New York Doctor Who Performed Unnecessary Back Surgeries Pleads Guilty To Participating In Trip-And-Fall Fraud Scheme
New York Litigation Funding Company Operator Who Financed Fraudulent Lawsuits In Furtherance of the Scheme Previously Pled Guilty
Damian Williams, the United States Attorney for the Southern District of New York, announced that SADY RIBEIRO, a New York-licensed pain management doctor and surgeon, pled guilty today to one count of conspiracy to commit mail fraud and one count of conspiracy to commit wire fraud in connection with a scheme to obtain fraudulent insurance reimbursements and other compensation from fraudulent trip-and-fall accidents. RIBEIRO is the second defendant to plead guilty in the case. ADRIAN ALEXANDER, the owner of a litigation funding company who was also involved in the trip-and-fall fraud scheme, previously pled guilty to one count of conspiracy to commit wire fraud on August 30, 2022. ALEXANDER and RIBEIRO both pled guilty before U.S. District Judge Sidney H. Stein.
U.S. Attorney Damian Williams said: “As alleged, Sady Ribeiro abused his professional license and position of trust by performing medically unnecessary surgeries to increase the value of fraudulent trip-and-fall lawsuits. In carrying out the scheme, Adrian Alexander, who funded many of the fraudulent lawsuits, Sady Ribeiro, and their co-conspirators preyed upon the most vulnerable members of society in order to enrich themselves. Ribeiro and Alexander now await sentencing for their reprehensible crimes.”
According to the Indictment, the Superseding Informations filed against RIBEIRO and ALEXANDER, other documents filed in this case, and statements made in court:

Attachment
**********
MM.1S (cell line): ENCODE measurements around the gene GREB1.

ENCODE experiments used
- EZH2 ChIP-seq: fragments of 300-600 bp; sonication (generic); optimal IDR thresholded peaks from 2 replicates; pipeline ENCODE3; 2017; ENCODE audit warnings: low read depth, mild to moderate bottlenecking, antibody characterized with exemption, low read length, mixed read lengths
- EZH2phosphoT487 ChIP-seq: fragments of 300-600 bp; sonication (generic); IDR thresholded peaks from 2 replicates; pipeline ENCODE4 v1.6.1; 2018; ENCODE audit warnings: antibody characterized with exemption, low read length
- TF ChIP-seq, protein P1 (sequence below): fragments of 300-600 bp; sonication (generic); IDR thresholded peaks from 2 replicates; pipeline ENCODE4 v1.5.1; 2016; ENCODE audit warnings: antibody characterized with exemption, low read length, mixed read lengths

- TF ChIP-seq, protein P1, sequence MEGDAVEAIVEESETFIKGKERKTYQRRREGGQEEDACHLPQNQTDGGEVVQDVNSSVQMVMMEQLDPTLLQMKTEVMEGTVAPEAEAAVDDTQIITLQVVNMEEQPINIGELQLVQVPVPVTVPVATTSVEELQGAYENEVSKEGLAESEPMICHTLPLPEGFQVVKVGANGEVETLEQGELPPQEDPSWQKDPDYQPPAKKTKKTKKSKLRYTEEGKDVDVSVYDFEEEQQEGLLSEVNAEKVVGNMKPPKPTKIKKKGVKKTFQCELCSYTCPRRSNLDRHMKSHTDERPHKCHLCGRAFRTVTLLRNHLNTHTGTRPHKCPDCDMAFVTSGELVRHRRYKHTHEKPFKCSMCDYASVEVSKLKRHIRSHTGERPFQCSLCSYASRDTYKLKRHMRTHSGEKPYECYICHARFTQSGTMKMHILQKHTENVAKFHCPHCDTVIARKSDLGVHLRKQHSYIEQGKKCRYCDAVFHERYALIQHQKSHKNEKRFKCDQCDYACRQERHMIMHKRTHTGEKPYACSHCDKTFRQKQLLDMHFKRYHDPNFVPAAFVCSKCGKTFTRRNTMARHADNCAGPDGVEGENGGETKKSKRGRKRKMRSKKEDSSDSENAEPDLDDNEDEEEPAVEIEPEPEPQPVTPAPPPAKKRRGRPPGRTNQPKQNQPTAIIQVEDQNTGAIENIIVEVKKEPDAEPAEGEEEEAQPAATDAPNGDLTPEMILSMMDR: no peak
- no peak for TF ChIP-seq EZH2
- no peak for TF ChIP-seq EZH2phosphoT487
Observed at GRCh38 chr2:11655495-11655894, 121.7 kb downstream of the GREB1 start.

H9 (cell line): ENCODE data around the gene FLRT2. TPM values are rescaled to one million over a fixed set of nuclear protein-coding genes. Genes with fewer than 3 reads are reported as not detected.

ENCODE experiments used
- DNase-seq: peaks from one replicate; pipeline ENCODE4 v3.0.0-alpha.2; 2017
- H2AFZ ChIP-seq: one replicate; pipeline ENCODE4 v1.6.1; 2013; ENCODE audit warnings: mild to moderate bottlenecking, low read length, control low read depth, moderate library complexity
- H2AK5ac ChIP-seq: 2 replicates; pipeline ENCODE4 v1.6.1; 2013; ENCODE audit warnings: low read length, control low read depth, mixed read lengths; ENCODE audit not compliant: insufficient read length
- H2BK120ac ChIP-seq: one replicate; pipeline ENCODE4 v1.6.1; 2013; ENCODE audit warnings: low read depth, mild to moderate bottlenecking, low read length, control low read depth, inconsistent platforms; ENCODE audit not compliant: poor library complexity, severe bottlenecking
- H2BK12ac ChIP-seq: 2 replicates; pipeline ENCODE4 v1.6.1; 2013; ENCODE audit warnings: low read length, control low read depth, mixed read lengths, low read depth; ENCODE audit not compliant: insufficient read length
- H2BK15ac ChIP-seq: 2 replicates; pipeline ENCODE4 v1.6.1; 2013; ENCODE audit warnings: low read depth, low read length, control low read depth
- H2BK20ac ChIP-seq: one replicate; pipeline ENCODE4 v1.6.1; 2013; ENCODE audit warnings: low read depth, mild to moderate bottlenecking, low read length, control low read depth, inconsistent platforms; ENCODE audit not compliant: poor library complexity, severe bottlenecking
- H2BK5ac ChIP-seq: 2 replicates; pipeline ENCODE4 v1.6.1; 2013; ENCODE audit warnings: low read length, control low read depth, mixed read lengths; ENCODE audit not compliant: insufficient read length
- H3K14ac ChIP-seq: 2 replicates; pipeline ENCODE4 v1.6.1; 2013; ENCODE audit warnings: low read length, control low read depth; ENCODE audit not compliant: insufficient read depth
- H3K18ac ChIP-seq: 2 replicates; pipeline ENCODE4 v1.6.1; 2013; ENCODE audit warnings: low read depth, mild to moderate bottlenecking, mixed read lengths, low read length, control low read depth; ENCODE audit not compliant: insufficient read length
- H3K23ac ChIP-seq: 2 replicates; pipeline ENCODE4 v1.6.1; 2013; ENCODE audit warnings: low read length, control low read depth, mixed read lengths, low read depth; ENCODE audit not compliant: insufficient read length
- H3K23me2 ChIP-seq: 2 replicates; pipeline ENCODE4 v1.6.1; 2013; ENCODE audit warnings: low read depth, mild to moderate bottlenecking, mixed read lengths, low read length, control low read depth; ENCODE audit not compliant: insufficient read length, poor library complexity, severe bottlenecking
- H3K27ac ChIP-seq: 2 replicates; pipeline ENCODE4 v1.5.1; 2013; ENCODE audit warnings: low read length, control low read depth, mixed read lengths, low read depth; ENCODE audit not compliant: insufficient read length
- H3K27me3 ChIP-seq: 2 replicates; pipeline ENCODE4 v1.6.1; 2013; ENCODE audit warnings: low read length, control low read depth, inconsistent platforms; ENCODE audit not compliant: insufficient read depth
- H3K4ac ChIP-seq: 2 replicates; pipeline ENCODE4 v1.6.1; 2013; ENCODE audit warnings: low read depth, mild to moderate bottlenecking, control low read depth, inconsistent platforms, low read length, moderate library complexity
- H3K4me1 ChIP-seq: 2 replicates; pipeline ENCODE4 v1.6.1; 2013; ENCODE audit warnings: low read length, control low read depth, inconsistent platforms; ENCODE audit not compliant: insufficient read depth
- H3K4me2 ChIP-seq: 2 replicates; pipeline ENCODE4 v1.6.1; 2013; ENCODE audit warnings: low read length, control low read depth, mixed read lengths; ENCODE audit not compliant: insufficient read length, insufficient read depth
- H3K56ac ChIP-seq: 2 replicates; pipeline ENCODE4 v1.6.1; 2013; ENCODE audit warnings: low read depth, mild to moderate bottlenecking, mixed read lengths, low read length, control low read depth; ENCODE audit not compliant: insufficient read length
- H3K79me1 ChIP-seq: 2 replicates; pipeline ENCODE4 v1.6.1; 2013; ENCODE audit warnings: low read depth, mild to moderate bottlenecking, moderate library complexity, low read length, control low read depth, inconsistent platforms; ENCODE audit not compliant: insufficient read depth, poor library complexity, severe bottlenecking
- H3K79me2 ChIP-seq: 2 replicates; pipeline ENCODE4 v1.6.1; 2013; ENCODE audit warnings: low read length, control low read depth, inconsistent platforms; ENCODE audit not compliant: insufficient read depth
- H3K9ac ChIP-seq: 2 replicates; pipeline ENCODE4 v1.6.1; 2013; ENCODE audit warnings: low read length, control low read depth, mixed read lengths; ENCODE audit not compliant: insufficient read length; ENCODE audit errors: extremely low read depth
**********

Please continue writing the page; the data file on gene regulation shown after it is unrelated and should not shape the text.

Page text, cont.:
SADY RIBEIRO and ADRIAN ALEXANDER, among others, were involved in an extensive fraud scheme through which fraud scheme participants defrauded businesses and insurance companies by staging trip-and-fall accidents and filing fraudulent lawsuits arising from those staged trip-and-fall accidents.
The fraud scheme participants recruited individuals (the “Patients”) to stage or falsely claim to have suffered trip-and-fall accidents at particular locations throughout the New York City area (the “Accident Sites”). In the course of the fraud scheme, scheme participants recruited more than 400 Patients. In the beginning, scheme participants would instruct Patients to claim they had tripped and fallen at a particular location, when in fact, the Patients had suffered no such accidents. Eventually, at the direction of the lawyers who filed fraudulent lawsuits on behalf of the Patients, scheme participants began to instruct Patients to stage trip-and-fall accidents, i.e., to go to a location and deliberately fall. Common Accident Sites used during the fraud scheme included cellar doors, cracks in concrete sidewalks, and purported “potholes.”
After the staged trip-and-fall accidents, Patients were referred to specific attorneys who would file personal injury lawsuits (the “Fraudulent Lawsuits”) against the owners of the Accident Sites and/or insurance companies of the owners of the accident sites (the “Victims”). The Fraudulent Lawsuits did not disclose that the Patients had deliberately fallen at the accident sites or, in some cases, had not fallen at all. During the course of the fraud scheme, the defendants, together with others known and unknown, attempted to defraud the Victims of more than $31,000,000.
The Patients were also instructed to receive ongoing chiropractic and medical treatment from certain chiropractors and doctors, including RIBEIRO. The fraud scheme participants advised the Patients that if they intended to continue with their lawsuits, they were required to undergo surgery. As an incentive to getting surgery, the recruited Patients were offered a payment of typically between $1,000 and $1,500 after they completed surgery (“Post-Surgery Payments”). Patients generally were told to undergo two surgeries.